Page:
This new version of the CFV has an internal battery compartment so we no longer have to attach a battery to the outside of the body. The back accepts the same battery that is used in both X1D models. You can see too that there are dual SD card slots: most likely UHS-II, as with the new X1D II 50C.

Hands-on with the Hasselblad CFV II 50C and 907X

To access the battery compartment and the SD card slots, a panel on the side of the CFV II 50C is pulled backwards to reveal the hinge. Once this is done the compartment door springs open. It is a very neat design.

Hands-on with the Hasselblad CFV II 50C and 907X

The CFV II 50C digital back and the 907X camera body clip together in exactly the same way a film back mounts on the back of a V series camera. Guiding prongs at the bottom slide in first and then we just clip the top edges together.

Hands-on with the Hasselblad CFV II 50C and 907X

Away from the CFV II 50C the 907X body is very skinny. It really is more than just a mount adapter though, as it offers controls for the user as well as running functions like AF, aperture etc that you wouldn’t expect to be able to control from a digital back.

The 907X name comes from the SWC 9xx series that saw the 903 and 905 bodies designed to be used with super wide-angle lenses.

Hands-on with the Hasselblad CFV II 50C and 907X

The shutter release button on the 907X is positioned exactly where you would expect it to be on a classic Hasselblad, so that it can be operated with the same hand that cradles the body. Around the shutter release is a dial that can be used to adjust exposure settings.

Next to the dial, on the side of the camera, is a small button that can be used to toggle the dial’s function when the camera is used in manual mode. I guess it will also deal with exposure compensation in the semi-auto modes.

Hands-on with the Hasselblad CFV II 50C and 907X

The CFV II 50C is also fitted with a USB-C socket for tethered shooting and for downloading images from the memory cards. The socket can also be used for charging the battery, though I’m not sure whether it can be used to power the back while it is in use as well.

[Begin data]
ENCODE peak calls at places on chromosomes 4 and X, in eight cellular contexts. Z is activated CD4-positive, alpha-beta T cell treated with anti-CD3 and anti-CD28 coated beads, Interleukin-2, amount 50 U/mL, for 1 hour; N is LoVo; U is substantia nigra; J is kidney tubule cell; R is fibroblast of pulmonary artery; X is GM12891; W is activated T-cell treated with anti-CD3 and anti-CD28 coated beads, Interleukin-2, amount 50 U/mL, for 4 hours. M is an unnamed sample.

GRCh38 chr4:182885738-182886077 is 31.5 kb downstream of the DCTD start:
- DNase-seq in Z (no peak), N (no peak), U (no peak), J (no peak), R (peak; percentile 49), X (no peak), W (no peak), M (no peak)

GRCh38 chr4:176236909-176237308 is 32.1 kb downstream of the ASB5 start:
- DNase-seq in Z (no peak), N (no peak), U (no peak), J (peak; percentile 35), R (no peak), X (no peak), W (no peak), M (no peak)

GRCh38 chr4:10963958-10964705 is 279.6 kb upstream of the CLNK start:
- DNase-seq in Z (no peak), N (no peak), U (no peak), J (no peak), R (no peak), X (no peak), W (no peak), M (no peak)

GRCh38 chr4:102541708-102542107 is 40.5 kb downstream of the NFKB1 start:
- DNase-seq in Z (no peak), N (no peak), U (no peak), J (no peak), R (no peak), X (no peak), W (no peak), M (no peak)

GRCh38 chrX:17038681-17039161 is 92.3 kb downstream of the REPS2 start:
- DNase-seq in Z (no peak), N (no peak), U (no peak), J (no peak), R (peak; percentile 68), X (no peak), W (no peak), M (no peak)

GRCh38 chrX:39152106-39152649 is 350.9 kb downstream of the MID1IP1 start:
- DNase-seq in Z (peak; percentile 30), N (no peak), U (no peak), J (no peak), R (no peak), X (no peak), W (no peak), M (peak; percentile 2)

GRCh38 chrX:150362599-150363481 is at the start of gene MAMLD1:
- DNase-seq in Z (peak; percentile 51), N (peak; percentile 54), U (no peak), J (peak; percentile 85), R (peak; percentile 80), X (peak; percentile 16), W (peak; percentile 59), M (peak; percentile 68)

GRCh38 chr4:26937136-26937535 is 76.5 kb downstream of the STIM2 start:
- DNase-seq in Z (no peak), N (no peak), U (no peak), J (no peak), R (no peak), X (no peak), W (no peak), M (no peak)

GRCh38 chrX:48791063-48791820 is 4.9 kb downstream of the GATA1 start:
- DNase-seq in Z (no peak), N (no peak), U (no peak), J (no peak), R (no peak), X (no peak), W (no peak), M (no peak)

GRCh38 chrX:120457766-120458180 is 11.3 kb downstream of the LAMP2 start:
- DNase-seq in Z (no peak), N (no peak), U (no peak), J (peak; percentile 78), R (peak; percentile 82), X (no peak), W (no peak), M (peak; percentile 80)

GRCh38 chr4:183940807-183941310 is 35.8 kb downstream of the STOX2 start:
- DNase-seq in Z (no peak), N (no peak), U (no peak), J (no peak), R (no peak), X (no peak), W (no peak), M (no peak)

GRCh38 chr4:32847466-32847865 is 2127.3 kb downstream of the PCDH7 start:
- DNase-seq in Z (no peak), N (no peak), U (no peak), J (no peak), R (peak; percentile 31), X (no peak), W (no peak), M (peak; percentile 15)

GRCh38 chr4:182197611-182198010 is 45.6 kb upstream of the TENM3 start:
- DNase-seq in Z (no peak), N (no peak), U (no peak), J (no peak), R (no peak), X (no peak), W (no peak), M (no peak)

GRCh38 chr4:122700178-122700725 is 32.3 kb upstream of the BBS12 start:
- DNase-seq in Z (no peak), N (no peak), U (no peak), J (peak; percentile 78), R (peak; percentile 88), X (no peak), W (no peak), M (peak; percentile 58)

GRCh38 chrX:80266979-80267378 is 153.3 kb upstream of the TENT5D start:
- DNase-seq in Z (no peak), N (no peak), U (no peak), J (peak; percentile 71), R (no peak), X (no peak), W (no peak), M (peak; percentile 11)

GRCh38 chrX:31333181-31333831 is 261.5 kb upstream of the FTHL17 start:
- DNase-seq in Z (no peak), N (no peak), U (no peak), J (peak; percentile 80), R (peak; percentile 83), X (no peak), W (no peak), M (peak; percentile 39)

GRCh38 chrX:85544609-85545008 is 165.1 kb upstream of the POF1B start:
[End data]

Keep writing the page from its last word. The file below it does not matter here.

The CFV II 50C has a whole new row of contacts that the original version didn’t have. These are to allow the back to interface with the 907X.

Hands-on with the Hasselblad CFV II 50C and 907X

In Hasselblad’s publicity the CFV II 50C and 907X set up is shown with an optical viewfinder mounted on the top of the camera section, just as the SWC models had.

I couldn’t see how this could be done on the pre-production example I was using as there is no hot shoe or obvious mounting area. There is chance that Hasselblad name plate will flip up to allow accessories to be mounted. This one though was firmly rooted in place.

Hands-on with the Hasselblad CFV II 50C and 907X

Here’s the CFV II 50C mounted on the back of a Hasselblad 503 CX – a model made between 1989 and 1994. This is a relatively modern model that still fetches just under $2000 with an A12 back and a good 80mm F2.8 standard lens. The CFV II 50C looks completely at home on it, and there is little to tell us that it wasn’t made at the same time as the camera.

Hasselblad bodies don’t have too much trouble holding their value on the second-hand market, but we should expect rising prices over the next few months as interest in these models is peaked and the V-system comes back to life once again.

Original source: http://www.dpreview.com/articles/1158727149/hands-on-with-the-hasselblad-cfv-ii-50c-and-907x